The scene was the auditorium of Hampden where Scottish football managers and coaches had gathered in January of this year to listen to Marcello Lippi, the coach who led Juventus to a Champions League title and Italy to a World Cup. The questioning had been gentle, understandably deferential and then the mic moved to the Celtic manager. "September 2001," he started, "and Celtic are playing Juventus. Amoruso goes down in the box? Penalty or dive?"
Lippi, of course, was the Juventus coach on that evening in the Stadio delle Alpi when Nicola Amoruso fell under the close attention of Joos Valgaeren and converted the subsequent penalty to give the Italian side a 3-2 victory. Lennon was in the Celtic midfield. Martin O'Neill, the Parkhead manager, was sent to the stand for his voluble complaints and the Celtic players, including a certain Northern Irishman, were incensed by the award from Helmut Krug, the German referee.
Lippi, with the air of a coach familiar with the capricious nature of footballing fortune, replied to the effect that it was a dive if one was the Celtic manager and a penalty if one was the manager of Juventus. Lennon immediately asked a supplementary question: "Why should I play three at the back and what kind of players do I need to play in that position?" Lippi was expansive, if hardly revelatory, in reply.
However, the exchange was revealing. The first question was testimony to the passion of Lennon and his ability to nurse a hurt for more than a decade. The second was an example of his need to extract information from the most informal of occasions.
There is a caricature of the Celtic manager as some sort of raving lunatic on the sidelines and he has franked this by intemperate outbursts, most notably his marching on to the field to confront the referee at the end of the William Hill Scottish Cup final semi-final defeat by Hearts. But this unbridled passion also fuels a cool, focused ambition. Lennon wants to be a great manager and looks for every piece of information, any possibility of gaining an edge, in every encounter.
The "three at the back" question harks back to Lennon's tour of duty as O'Neill's captain. In Turin in 2001, Valgaeren, Johan Mjallby and Bobo Balde were the three centre-backs and Didier Agathe and Alan Thompson performed as wing-backs.
Lennon has taken another route in Europe. The first marker in this journey has been Celtic's first away victory in the group stages of the Champions League, a run of failure that started on that night in Turin in 2001. He has thus achieved as Celtic manager what was beyond O'Neill and Gordon Strachan.
On Tuesday in Moscow, Lennon chose to play a flat back four in a formation described by players as a "diamond". It was certainly multi-faceted. Lennon wanted to provide cover for his centre-backs and Charlie Mulgrew and Victor Wanyama tried to protect Efe Ambrose and Kelvin Wilson.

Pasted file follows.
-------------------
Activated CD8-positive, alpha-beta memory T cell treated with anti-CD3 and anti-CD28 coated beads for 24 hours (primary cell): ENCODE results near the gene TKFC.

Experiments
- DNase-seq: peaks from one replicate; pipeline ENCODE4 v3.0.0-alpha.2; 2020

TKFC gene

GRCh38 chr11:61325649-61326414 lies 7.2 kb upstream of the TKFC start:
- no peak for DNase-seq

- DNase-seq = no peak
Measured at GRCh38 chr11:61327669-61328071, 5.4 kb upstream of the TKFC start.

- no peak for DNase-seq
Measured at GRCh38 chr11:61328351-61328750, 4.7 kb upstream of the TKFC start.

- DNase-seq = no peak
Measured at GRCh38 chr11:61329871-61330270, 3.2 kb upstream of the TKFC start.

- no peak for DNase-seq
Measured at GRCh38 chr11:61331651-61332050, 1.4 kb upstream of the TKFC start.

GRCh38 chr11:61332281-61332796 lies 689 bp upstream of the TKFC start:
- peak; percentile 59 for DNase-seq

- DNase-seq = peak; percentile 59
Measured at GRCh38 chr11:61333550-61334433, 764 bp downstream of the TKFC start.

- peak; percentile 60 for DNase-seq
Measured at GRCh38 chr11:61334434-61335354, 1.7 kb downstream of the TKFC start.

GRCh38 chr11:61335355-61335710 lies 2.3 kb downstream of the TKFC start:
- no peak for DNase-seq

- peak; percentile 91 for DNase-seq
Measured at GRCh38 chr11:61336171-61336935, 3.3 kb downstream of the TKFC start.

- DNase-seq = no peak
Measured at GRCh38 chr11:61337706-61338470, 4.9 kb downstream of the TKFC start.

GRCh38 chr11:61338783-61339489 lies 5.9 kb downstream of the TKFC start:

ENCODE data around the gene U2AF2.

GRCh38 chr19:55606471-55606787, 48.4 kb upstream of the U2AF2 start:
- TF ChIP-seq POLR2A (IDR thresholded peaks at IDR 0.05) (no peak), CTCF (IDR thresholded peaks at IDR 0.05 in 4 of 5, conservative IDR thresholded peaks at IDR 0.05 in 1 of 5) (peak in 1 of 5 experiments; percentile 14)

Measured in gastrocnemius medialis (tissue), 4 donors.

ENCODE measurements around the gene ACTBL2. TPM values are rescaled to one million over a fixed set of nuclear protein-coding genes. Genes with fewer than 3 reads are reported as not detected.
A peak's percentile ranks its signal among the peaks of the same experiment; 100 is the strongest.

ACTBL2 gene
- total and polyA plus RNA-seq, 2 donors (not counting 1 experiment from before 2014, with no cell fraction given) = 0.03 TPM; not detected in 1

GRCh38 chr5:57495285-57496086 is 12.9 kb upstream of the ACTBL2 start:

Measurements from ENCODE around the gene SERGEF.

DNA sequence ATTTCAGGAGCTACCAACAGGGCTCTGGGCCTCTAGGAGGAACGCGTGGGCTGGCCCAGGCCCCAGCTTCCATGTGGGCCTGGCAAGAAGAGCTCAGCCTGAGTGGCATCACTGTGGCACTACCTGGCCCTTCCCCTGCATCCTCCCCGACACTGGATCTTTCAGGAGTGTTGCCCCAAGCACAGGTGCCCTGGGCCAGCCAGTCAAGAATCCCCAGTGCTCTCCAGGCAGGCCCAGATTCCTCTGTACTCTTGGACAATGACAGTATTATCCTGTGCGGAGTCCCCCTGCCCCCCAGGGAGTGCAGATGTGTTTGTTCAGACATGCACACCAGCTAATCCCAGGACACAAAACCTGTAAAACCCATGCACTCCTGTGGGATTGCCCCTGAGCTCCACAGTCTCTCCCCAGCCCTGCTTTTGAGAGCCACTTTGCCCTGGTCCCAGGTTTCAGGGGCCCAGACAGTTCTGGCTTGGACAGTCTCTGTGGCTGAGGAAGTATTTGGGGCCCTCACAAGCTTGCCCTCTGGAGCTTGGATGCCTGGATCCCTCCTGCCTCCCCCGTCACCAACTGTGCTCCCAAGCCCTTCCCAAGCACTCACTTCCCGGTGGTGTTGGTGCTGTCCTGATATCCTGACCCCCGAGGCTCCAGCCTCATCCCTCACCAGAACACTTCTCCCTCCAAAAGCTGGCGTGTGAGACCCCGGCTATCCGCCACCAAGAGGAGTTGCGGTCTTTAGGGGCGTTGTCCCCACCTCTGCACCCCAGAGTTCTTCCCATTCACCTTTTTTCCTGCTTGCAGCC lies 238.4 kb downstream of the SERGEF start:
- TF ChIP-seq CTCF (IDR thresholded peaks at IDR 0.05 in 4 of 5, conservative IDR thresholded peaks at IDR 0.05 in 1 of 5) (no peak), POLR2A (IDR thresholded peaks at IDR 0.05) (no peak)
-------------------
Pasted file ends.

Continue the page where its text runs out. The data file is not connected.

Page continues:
But the Celtic manager was also aggressive in his intentions when Celtic had possession. Scott Brown, Kris Commons and Georgios Samaras were charged with the task of supporting Gary Hooper on the counter-attack. The English striker was outstanding but the three midfielders supported him with both energy and creativity with Brown sometimes appearing to be an auxiliary forward, so advanced was his position.
Crucially, though, Lennon used his full-backs almost as wing-backs when Celtic broke. All the goals were created from crosses – the first from right-back Mikael Lustig, the third from left-back Emilio Izaguirre and the second from Mulgrew from a left-back position. The tactics thus provided goals, though the double-lock in defence did not work as well with both Spartak efforts coming from home players being afforded too much room in central areas.
Lennon has every right to be delighted by the victory, but he will also be heartened at the strength of his squad. Celtic's bench was strong: Lukasz Zaluska, Miku, Joe Ledley, Thomas Rogne, Tony Watt, Biram Kayal and James Forrest. With Adam Matthews missing through injury, Lennon has options in defence, midfield and attack.
Ledley and Kayal will surely push Mulgrew for a midfield slot and give the manager the personnel to employ a variety of formations. Forrest, whose form had dipped, has a wonderful habit of always contributing at least one significant moment in a match. His shot produced the equaliser. There are strong hopes at Lennoxtown about Miku once the Venezuelan settles and Watt has already made a favourable impression. Rogne, at 22, can only improve as a defender and is already a Norwegian internationalist.
Significantly, Lennon also has a striker of quality. Gary Lineker, known to score the odd goal for England, praised his fellow Englishman on Twitter, suggesting the former Scunthorpe United striker could be the answer for England up front. Lennon has made a similar observation, but his focus will be on how Celtic can capitalise on a marvellous night in Moscow. His side now stand on four points in Group G with two matches against Barcelona, a trip to Benfica and Spartak at home to come.
The sober assessment is that the crucial match is against Moscow at Celtic Park and that third-place and the consequent entry into the knockout phase of the Europe League is the most realist achievement. The events in Moscow, though, will have given the Celtic players an increased belief in themselves and, crucially, in their manager.
Lennon will now ask tougher questions of his squad. These will include securing participation in the Champions League beyond Christmas. He will demand answers that satisfy his ambition.
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